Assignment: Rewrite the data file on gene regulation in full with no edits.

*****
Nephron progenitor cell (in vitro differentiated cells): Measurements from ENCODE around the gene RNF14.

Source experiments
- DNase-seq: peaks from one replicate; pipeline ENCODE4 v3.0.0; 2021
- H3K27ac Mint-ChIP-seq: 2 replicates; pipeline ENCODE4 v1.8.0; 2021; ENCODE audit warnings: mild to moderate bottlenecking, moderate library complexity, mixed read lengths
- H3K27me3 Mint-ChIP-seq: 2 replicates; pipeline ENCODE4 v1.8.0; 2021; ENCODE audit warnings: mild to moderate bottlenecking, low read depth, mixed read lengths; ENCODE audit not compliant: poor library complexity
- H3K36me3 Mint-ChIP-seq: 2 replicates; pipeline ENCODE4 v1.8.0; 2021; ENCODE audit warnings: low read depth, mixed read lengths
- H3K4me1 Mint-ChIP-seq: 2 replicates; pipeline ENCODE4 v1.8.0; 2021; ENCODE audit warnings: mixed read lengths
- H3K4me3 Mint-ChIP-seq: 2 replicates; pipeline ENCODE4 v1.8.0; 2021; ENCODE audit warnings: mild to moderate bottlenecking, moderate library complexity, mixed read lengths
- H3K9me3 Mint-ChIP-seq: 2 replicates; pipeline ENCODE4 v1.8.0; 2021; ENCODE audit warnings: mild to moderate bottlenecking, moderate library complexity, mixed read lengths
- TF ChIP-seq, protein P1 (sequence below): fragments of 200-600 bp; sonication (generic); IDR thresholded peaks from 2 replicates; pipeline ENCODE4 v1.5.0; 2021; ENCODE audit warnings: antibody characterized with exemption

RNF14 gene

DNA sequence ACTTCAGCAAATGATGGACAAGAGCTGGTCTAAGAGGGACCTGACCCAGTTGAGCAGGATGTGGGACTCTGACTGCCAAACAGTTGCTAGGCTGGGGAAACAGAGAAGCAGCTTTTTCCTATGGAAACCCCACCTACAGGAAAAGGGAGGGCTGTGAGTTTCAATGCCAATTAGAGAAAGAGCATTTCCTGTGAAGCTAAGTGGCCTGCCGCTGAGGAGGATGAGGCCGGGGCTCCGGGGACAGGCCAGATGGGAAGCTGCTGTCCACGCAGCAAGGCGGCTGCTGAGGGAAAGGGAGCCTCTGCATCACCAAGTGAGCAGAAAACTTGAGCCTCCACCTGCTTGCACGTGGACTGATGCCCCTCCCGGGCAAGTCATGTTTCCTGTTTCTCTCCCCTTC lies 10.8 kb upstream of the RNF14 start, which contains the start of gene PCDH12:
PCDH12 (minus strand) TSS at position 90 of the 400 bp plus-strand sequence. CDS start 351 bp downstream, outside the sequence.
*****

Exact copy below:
Nephron progenitor cell (in vitro differentiated cells): Measurements from ENCODE around the gene RNF14.

Source experiments
- DNase-seq: peaks from one replicate; pipeline ENCODE4 v3.0.0; 2021
- H3K27ac Mint-ChIP-seq: 2 replicates; pipeline ENCODE4 v1.8.0; 2021; ENCODE audit warnings: mild to moderate bottlenecking, moderate library complexity, mixed read lengths
- H3K27me3 Mint-ChIP-seq: 2 replicates; pipeline ENCODE4 v1.8.0; 2021; ENCODE audit warnings: mild to moderate bottlenecking, low read depth, mixed read lengths; ENCODE audit not compliant: poor library complexity
- H3K36me3 Mint-ChIP-seq: 2 replicates; pipeline ENCODE4 v1.8.0; 2021; ENCODE audit warnings: low read depth, mixed read lengths
- H3K4me1 Mint-ChIP-seq: 2 replicates; pipeline ENCODE4 v1.8.0; 2021; ENCODE audit warnings: mixed read lengths
- H3K4me3 Mint-ChIP-seq: 2 replicates; pipeline ENCODE4 v1.8.0; 2021; ENCODE audit warnings: mild to moderate bottlenecking, moderate library complexity, mixed read lengths
- H3K9me3 Mint-ChIP-seq: 2 replicates; pipeline ENCODE4 v1.8.0; 2021; ENCODE audit warnings: mild to moderate bottlenecking, moderate library complexity, mixed read lengths
- TF ChIP-seq, protein P1 (sequence below): fragments of 200-600 bp; sonication (generic); IDR thresholded peaks from 2 replicates; pipeline ENCODE4 v1.5.0; 2021; ENCODE audit warnings: antibody characterized with exemption

RNF14 gene

DNA sequence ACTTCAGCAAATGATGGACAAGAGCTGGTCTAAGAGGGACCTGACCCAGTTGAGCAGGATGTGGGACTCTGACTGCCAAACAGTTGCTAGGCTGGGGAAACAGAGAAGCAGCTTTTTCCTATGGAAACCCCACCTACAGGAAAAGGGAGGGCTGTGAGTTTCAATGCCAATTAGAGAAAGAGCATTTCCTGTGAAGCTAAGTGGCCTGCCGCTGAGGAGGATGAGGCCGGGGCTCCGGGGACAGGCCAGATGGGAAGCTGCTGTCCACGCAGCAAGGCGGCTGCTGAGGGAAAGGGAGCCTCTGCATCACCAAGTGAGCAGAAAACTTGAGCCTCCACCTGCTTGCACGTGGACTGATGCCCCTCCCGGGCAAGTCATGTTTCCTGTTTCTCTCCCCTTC lies 10.8 kb upstream of the RNF14 start, which contains the start of gene PCDH12:
PCDH12 (minus strand) TSS at position 90 of the 400 bp plus-strand sequence. CDS start 351 bp downstream, outside the sequence.